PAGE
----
Oita is Miyazaki’s northern neighbor, and is best known for being home to Beppu, the largest hot springs resort in Japan. It’s about a three hour drive from Miyakonojo if you take the toll roads, and significantly longer if you’re feeling cheap. I decided to save some money and see some friends along the way, so I set off after school on Friday and drove 2.5 hours to Hyuga, a coastal city in Northern Miyazaki. I didn’t realize it at the time, but that night was a full moon, and so when I met up with my friends around 10pm, they were all keen to take a dip in the ocean to celebrate the occasion. Once we actually made it down to the water, however, we all seemed to lose our momentum and ended up only going in up to our ankles. But the weather was nice, the water felt good and the conversation was great. In fact we had so much fun chatting and catching up that once we left the beach and retreated to my friend’s apartment, we didn’t stop until nearly 4am. Time truly flies when you’re having fun.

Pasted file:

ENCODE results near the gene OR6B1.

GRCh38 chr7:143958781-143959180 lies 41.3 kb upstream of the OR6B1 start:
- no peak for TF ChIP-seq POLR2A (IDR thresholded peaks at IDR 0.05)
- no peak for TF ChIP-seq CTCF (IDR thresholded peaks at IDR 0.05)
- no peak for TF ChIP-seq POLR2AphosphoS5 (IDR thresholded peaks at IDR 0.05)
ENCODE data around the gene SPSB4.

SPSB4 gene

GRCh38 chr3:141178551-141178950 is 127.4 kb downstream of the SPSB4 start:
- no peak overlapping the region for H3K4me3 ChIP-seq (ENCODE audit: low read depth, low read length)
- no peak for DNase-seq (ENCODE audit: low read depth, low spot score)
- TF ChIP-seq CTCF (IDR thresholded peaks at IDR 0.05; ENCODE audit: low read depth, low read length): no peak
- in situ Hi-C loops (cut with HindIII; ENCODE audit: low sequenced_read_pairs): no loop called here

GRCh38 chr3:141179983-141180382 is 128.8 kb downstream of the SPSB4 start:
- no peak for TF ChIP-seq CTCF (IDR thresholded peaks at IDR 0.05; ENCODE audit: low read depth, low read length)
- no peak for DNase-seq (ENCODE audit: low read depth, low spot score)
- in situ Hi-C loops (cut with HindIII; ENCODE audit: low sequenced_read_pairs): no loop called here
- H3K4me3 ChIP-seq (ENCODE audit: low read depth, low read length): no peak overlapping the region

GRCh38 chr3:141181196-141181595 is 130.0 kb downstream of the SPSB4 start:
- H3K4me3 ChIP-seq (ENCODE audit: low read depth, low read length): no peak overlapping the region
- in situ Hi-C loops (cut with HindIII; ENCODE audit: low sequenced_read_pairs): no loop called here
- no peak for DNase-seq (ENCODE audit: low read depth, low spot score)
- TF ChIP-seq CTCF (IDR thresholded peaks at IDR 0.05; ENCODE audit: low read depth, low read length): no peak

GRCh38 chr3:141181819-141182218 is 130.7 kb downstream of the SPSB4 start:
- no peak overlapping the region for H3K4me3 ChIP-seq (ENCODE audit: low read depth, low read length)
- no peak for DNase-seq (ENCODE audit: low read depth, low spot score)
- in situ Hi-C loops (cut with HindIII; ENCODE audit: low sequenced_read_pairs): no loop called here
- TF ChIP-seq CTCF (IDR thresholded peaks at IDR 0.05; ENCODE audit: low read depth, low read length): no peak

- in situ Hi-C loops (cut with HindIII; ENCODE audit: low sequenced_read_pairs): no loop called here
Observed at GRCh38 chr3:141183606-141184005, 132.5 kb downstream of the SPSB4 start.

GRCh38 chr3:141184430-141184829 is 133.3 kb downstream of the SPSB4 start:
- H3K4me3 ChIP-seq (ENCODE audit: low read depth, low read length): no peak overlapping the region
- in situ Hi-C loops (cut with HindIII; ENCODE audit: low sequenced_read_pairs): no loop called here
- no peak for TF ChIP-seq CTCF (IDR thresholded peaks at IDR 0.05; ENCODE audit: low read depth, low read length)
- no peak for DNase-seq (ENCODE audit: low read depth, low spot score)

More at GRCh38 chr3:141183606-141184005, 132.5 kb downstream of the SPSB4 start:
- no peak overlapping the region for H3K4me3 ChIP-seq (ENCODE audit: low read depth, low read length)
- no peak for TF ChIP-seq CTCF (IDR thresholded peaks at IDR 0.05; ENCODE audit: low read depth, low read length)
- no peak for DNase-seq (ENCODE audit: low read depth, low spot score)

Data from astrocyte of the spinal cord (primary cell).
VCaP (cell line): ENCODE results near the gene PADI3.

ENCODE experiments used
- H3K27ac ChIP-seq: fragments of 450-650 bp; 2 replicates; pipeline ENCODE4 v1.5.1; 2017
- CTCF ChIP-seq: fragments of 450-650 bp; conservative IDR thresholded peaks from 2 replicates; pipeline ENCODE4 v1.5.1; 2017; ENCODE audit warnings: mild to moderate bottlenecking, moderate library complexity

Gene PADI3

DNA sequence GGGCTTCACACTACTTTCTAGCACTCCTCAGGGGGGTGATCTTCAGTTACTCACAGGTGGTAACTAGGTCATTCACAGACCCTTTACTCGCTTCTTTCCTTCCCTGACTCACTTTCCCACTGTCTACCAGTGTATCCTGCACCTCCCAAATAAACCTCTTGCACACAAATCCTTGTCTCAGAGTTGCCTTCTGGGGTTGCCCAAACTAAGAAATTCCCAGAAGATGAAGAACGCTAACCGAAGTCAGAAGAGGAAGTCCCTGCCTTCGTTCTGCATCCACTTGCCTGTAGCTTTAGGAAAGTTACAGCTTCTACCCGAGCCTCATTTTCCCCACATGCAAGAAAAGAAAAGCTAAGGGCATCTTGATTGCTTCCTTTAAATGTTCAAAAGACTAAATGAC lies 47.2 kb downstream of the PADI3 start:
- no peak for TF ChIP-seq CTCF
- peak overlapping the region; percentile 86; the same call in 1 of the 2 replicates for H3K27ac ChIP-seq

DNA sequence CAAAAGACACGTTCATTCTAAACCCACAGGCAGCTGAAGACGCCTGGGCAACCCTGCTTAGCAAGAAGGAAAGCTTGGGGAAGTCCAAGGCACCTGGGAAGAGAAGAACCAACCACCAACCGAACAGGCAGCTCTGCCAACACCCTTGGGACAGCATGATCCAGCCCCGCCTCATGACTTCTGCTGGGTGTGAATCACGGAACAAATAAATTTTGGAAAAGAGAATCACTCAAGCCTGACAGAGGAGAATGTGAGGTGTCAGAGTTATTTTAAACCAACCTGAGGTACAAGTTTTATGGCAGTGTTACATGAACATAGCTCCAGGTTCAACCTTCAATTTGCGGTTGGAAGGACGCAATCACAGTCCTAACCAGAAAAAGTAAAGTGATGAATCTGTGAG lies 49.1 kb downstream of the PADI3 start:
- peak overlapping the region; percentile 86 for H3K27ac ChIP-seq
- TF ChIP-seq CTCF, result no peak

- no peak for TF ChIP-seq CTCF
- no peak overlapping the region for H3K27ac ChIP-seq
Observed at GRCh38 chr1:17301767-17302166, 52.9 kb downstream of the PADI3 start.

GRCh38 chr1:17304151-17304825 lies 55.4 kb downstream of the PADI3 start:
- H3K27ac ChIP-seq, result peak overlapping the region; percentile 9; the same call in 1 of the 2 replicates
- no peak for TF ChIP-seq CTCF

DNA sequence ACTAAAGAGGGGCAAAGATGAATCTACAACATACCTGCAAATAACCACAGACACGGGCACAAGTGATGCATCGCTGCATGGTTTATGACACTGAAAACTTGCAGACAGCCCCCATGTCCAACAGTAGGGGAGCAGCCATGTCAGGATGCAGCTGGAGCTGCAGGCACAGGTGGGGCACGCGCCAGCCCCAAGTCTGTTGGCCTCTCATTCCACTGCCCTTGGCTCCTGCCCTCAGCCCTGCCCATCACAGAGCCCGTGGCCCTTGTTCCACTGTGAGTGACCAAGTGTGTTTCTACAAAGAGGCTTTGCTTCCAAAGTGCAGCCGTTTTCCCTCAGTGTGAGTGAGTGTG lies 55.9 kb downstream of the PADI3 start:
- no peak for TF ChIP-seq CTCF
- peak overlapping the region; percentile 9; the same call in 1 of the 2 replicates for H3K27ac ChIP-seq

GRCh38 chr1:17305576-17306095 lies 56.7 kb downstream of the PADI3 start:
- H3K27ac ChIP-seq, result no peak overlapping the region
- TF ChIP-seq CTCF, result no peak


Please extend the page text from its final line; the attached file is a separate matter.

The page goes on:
The next morning I groggily got back onto the road and headed straight for food. When in Northern Miyazaki I always try to visit Scroll Cafe, which has hands down some of the best food and kindest staff in town. The owner lived in Canada for a while and speaks flawless English, and the food is equally amazing. I ate what was likely the least sloppy sloppy joe of my life (though it lacked nothing in taste!) and chatted a bit before continuing on my way northward.
I had been dreading the long, solo drive but once I actually got on the road I realized that Northern Miyazaki and Oita has some of the most gorgeous scenery I’ve seen in Japan. The entire three hour trip was through the mountains and I loved it. I broke up the drive with a quick stop at Harajiri Falls, then hit the road again.